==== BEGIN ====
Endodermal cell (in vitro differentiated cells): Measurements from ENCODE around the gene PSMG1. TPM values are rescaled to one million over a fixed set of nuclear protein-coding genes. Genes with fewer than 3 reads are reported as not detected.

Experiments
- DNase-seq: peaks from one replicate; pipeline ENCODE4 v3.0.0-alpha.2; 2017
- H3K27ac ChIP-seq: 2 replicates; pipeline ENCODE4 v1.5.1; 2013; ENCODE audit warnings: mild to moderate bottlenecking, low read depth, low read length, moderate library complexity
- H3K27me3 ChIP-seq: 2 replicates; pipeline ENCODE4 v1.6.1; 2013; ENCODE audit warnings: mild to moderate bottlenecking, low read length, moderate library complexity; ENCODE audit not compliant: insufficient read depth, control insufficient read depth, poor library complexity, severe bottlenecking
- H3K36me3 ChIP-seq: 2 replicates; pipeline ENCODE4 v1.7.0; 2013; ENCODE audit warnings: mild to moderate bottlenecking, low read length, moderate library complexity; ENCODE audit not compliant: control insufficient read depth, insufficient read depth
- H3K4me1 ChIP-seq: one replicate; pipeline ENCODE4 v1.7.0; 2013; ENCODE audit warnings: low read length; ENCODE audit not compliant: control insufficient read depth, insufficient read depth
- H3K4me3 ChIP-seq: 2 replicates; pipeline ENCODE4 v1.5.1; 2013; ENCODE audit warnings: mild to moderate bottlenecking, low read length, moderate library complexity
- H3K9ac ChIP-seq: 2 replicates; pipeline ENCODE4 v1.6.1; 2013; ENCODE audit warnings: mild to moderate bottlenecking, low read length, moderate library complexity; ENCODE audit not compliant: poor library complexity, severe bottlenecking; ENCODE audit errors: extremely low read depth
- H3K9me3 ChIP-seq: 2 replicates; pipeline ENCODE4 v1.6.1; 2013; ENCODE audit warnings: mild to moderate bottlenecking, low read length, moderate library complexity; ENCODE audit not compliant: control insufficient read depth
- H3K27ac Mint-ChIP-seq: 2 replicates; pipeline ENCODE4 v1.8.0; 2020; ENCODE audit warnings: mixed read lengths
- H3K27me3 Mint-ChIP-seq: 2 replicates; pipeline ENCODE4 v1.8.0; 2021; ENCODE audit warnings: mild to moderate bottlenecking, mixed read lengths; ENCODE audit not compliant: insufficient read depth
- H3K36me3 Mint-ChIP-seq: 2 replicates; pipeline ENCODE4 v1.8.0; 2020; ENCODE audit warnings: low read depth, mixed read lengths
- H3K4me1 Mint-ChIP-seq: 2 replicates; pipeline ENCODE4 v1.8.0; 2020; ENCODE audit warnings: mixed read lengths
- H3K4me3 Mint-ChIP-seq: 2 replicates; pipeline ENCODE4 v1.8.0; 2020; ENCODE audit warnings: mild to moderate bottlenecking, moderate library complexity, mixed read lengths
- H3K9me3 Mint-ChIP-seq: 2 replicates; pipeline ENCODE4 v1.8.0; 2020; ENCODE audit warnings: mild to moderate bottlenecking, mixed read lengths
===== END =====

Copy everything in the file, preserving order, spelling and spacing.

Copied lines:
Endodermal cell (in vitro differentiated cells): Measurements from ENCODE around the gene PSMG1. TPM values are rescaled to one million over a fixed set of nuclear protein-coding genes. Genes with fewer than 3 reads are reported as not detected.

Experiments
- DNase-seq: peaks from one replicate; pipeline ENCODE4 v3.0.0-alpha.2; 2017
- H3K27ac ChIP-seq: 2 replicates; pipeline ENCODE4 v1.5.1; 2013; ENCODE audit warnings: mild to moderate bottlenecking, low read depth, low read length, moderate library complexity
- H3K27me3 ChIP-seq: 2 replicates; pipeline ENCODE4 v1.6.1; 2013; ENCODE audit warnings: mild to moderate bottlenecking, low read length, moderate library complexity; ENCODE audit not compliant: insufficient read depth, control insufficient read depth, poor library complexity, severe bottlenecking
- H3K36me3 ChIP-seq: 2 replicates; pipeline ENCODE4 v1.7.0; 2013; ENCODE audit warnings: mild to moderate bottlenecking, low read length, moderate library complexity; ENCODE audit not compliant: control insufficient read depth, insufficient read depth
- H3K4me1 ChIP-seq: one replicate; pipeline ENCODE4 v1.7.0; 2013; ENCODE audit warnings: low read length; ENCODE audit not compliant: control insufficient read depth, insufficient read depth
- H3K4me3 ChIP-seq: 2 replicates; pipeline ENCODE4 v1.5.1; 2013; ENCODE audit warnings: mild to moderate bottlenecking, low read length, moderate library complexity
- H3K9ac ChIP-seq: 2 replicates; pipeline ENCODE4 v1.6.1; 2013; ENCODE audit warnings: mild to moderate bottlenecking, low read length, moderate library complexity; ENCODE audit not compliant: poor library complexity, severe bottlenecking; ENCODE audit errors: extremely low read depth
- H3K9me3 ChIP-seq: 2 replicates; pipeline ENCODE4 v1.6.1; 2013; ENCODE audit warnings: mild to moderate bottlenecking, low read length, moderate library complexity; ENCODE audit not compliant: control insufficient read depth
- H3K27ac Mint-ChIP-seq: 2 replicates; pipeline ENCODE4 v1.8.0; 2020; ENCODE audit warnings: mixed read lengths
- H3K27me3 Mint-ChIP-seq: 2 replicates; pipeline ENCODE4 v1.8.0; 2021; ENCODE audit warnings: mild to moderate bottlenecking, mixed read lengths; ENCODE audit not compliant: insufficient read depth
- H3K36me3 Mint-ChIP-seq: 2 replicates; pipeline ENCODE4 v1.8.0; 2020; ENCODE audit warnings: low read depth, mixed read lengths
- H3K4me1 Mint-ChIP-seq: 2 replicates; pipeline ENCODE4 v1.8.0; 2020; ENCODE audit warnings: mixed read lengths
- H3K4me3 Mint-ChIP-seq: 2 replicates; pipeline ENCODE4 v1.8.0; 2020; ENCODE audit warnings: mild to moderate bottlenecking, moderate library complexity, mixed read lengths
- H3K9me3 Mint-ChIP-seq: 2 replicates; pipeline ENCODE4 v1.8.0; 2020; ENCODE audit warnings: mild to moderate bottlenecking, mixed read lengths